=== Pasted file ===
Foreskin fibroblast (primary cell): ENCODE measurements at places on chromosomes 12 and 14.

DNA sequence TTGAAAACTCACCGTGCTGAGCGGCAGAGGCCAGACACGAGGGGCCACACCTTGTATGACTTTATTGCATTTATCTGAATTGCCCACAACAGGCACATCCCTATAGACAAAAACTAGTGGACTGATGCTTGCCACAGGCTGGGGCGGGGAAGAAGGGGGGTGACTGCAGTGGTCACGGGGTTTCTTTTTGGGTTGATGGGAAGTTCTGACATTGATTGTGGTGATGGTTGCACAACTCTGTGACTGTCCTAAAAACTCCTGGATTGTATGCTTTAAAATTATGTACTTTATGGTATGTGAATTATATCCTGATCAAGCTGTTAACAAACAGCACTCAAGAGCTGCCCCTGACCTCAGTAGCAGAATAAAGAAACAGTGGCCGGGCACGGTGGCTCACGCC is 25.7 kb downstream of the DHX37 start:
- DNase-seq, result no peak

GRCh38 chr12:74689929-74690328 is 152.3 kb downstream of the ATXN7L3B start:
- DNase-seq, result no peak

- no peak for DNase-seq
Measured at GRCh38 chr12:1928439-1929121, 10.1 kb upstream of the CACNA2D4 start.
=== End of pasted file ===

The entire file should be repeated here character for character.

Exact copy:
Foreskin fibroblast (primary cell): ENCODE measurements at places on chromosomes 12 and 14.

DNA sequence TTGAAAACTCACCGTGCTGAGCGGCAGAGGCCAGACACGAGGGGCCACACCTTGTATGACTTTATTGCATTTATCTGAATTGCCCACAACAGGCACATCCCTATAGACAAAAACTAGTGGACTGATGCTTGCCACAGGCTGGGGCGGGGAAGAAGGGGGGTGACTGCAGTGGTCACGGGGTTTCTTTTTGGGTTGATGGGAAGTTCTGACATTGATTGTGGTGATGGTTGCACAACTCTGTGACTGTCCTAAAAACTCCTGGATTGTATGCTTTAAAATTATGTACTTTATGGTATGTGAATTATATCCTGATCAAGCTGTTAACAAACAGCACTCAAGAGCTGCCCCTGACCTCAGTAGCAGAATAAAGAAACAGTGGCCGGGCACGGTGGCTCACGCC is 25.7 kb downstream of the DHX37 start:
- DNase-seq, result no peak

GRCh38 chr12:74689929-74690328 is 152.3 kb downstream of the ATXN7L3B start:
- DNase-seq, result no peak

- no peak for DNase-seq
Measured at GRCh38 chr12:1928439-1929121, 10.1 kb upstream of the CACNA2D4 start.